Review of Fly Rasta the new album by Ziggy Marley.
When you say the name Marley a few things spring to mind. For the general public, if you say Marley and add the word reggae, one name comes to mind. In fact to a lot of the public if you say reggae the name Bob Marley is the first that springs to mind. Needless to say, Ziggy Marley, Bob Marley‘s son had a lot to live up to.
Whilst Ziggy may not be the global icon that his dad was, he has carved himself out a very, very successful reggae career. This career has seen millions in sales and many gongs from various awards bodies. The latest award being, Ziggy Marley‘s sixth grammy at this years ceremony. Ziggy won best reggae album for Ziggy Marley In Concert. He even beat off competition from Snoop Lion (aka Snoop Dogg) for that one.
Ziggy Marley does have a lot more to offer than just being son to an icon. Like his father he is an activist and humanitarian. But like his father, he is an incredibly talented, singer, song writer and producer in his own right. With this impressive backdrop Ziggy Marley releases his fifth solo studio album, Fly Rasta, scheduled for released in mid-April.
The PR blurb accompanying Fly Rasta promised a lot. It gave the impression that what I was about to hear was much more than a reggae album. Now no offence to the PR companies out there, but they all promise more and often (they are only doing their jobs) we only get the norm at best. So is Fly Rasta any different?
Well the first thing that you notice from Fly Rasta is the amount of influences the album has. The credits including music professionals that have worked with a diverse group of people from Tears for Fears to Michael Jackson. Huge names. This kind lead to many preconceptions in one’s head. I was concerned that I might just be listening to a jumbled pop record with a slight reggae hint. Kind of like Sid Owen‘s foray in to music (kids ask your parents).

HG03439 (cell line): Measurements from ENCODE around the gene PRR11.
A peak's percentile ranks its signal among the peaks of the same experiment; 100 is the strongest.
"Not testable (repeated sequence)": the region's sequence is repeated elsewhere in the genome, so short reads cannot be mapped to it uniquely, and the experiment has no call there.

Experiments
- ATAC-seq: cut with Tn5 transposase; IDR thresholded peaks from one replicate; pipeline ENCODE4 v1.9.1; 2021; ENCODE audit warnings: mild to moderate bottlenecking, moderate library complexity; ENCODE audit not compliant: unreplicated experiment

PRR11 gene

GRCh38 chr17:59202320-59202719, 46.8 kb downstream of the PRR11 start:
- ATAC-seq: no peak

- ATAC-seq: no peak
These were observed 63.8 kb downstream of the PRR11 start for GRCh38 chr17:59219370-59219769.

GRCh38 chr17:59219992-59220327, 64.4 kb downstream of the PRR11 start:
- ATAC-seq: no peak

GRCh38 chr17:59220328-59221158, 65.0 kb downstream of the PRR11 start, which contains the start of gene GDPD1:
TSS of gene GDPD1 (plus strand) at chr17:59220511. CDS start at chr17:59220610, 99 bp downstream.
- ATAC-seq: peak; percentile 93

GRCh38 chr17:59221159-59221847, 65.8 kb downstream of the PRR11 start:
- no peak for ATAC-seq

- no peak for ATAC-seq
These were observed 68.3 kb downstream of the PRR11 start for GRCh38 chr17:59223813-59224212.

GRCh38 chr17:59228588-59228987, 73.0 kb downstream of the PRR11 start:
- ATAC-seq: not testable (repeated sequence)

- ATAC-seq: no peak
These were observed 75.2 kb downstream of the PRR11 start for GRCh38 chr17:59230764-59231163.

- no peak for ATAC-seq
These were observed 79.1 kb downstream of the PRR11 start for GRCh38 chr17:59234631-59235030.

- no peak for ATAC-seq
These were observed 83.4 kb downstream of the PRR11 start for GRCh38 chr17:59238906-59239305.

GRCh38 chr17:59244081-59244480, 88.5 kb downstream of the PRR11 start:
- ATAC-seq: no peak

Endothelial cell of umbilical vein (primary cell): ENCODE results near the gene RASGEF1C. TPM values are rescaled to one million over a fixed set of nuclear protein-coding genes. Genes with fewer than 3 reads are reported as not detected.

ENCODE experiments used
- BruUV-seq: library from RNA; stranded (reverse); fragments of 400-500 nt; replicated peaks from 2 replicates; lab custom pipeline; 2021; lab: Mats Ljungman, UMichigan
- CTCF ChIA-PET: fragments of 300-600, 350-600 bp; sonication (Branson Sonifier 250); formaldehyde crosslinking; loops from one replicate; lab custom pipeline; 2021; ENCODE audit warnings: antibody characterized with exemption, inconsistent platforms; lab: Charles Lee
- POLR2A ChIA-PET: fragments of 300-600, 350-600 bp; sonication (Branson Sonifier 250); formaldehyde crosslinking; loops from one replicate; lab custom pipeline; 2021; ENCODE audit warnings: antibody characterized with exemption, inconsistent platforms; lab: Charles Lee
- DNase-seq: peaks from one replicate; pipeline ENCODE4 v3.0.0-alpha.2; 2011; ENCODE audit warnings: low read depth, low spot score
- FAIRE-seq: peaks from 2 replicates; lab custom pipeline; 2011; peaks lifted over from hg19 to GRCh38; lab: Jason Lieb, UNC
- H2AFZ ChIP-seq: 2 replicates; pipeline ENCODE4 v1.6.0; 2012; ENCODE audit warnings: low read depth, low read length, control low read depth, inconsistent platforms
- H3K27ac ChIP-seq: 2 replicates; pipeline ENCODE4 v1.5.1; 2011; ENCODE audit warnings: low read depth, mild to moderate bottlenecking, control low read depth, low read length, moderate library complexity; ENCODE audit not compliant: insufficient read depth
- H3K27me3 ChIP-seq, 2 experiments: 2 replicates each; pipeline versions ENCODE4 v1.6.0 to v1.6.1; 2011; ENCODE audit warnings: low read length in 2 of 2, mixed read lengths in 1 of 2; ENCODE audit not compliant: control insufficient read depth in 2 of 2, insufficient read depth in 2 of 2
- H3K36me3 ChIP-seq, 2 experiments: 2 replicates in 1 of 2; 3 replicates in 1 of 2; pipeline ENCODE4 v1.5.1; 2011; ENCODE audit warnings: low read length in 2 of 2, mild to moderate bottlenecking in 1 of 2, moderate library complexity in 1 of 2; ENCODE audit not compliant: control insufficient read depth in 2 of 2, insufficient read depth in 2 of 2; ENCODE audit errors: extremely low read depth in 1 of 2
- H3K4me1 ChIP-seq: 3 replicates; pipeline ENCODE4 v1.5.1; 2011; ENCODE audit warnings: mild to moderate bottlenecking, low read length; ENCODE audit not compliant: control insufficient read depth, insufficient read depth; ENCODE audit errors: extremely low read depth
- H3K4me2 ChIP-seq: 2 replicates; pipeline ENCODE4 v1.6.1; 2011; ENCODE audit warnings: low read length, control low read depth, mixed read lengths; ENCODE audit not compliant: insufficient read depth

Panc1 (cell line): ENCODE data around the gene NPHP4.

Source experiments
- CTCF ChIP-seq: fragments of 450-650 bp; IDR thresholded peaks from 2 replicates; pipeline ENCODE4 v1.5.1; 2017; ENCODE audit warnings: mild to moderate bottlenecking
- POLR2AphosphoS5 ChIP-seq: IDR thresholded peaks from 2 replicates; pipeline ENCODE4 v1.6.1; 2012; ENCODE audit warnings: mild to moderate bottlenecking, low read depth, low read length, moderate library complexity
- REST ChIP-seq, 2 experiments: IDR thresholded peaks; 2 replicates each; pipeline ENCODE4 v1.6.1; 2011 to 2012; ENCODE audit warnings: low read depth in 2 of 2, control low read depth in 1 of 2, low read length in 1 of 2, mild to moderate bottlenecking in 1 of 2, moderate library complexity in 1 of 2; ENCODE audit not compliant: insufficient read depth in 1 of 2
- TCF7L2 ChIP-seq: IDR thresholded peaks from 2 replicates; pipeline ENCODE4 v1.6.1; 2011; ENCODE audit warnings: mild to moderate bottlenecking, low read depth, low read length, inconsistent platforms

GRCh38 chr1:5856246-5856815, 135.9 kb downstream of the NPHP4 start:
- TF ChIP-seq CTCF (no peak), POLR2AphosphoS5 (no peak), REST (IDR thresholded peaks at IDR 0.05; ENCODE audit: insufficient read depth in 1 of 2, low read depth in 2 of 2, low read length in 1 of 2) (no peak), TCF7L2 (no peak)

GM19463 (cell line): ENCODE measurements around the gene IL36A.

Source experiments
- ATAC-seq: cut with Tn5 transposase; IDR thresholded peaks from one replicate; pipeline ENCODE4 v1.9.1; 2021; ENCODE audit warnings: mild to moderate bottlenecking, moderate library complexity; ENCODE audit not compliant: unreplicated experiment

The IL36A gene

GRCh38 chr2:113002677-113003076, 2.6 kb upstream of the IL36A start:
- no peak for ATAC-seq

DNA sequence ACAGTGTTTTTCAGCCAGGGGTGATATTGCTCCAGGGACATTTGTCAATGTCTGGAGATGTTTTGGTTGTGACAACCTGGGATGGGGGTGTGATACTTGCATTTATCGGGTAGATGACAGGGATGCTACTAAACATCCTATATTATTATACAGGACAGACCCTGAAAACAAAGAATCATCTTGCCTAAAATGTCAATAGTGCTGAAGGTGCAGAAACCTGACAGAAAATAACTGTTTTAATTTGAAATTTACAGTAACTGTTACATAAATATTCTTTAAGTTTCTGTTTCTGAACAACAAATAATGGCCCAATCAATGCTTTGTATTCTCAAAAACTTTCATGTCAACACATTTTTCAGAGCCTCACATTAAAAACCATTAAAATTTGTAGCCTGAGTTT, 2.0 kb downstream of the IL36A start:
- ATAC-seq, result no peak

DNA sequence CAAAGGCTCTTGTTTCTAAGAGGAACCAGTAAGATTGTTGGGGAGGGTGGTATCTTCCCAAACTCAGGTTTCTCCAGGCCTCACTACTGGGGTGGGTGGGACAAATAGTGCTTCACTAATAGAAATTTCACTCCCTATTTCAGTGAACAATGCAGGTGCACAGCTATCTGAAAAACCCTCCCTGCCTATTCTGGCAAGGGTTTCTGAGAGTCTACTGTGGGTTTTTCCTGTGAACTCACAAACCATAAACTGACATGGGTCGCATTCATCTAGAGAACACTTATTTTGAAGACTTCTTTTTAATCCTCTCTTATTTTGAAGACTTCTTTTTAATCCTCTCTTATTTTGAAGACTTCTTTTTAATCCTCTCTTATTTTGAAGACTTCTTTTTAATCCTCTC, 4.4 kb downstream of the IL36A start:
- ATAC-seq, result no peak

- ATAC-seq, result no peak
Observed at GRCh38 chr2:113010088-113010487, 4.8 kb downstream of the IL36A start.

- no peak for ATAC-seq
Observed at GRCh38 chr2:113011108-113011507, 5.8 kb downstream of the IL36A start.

Thankfully, from the moment you hit play on Fly Rasta, those concerns are unfounded. Yes the styles do jump about a little. Yes you do struggle to get a story or consistency from the experience and it doesn’t flow like an album normally does. But that doesn’t matter on iota. It feels like Ziggy Marley has made this album for Ziggy Marley. He experiments with styles and sounds. He takes the lister on a bit of a sonic rollercoaster. Yet he also seems to have managed to create a series of tracks that have commercial crossover.
The opening track I Don’t Wanna Live On Mars, probably sets the tone. If you didn’t know that this was Ziggy Marley before playing you might be excused for thinking that this was from a contemporary pop singer. In fact the flip flop, light music mixed with the upbeat delivery from Ziggy Marley, instantly made me think, this could have been a Bruno Mars track. Ziggy delivers his lyrics in a similar style, but keeps the reggae vibe through both his accent and at the points when the sonics break back. Now before you all jump on this, I am not saying that this is a Bruno Mars track or that this is an imitation, its just in a similar style.
Other tracks on the album have a more pop feel. Sounds similar to Robbie Williams also appear on the album. Obviously there are some reggae bankers on Fly Rasta as well. The title track is a really happy and upbeat, modern reggae track. This is distinctly Ziggy Marley and I promise you will be singing along after a few listens.
Overall, Fly Rasta (album and track) is brilliant. This is exactly the kind of album you can see Ziggy Marley wanted to produce. This has a commercial angle, but isn’t a commercial sellout. The composition and production are leading edge. Ziggy Marley‘s vocals are as tight as ever. Most of all, this is a first class modern reggae classic. We salute you Ziggy Marley.
Ziggy Marley‘s world tour kicks off on 8th April, details can be found on Ziggy Marley’s site. For us Brits, he is in London on 23 April, playing Electric in Brixton. Try to get along to see him.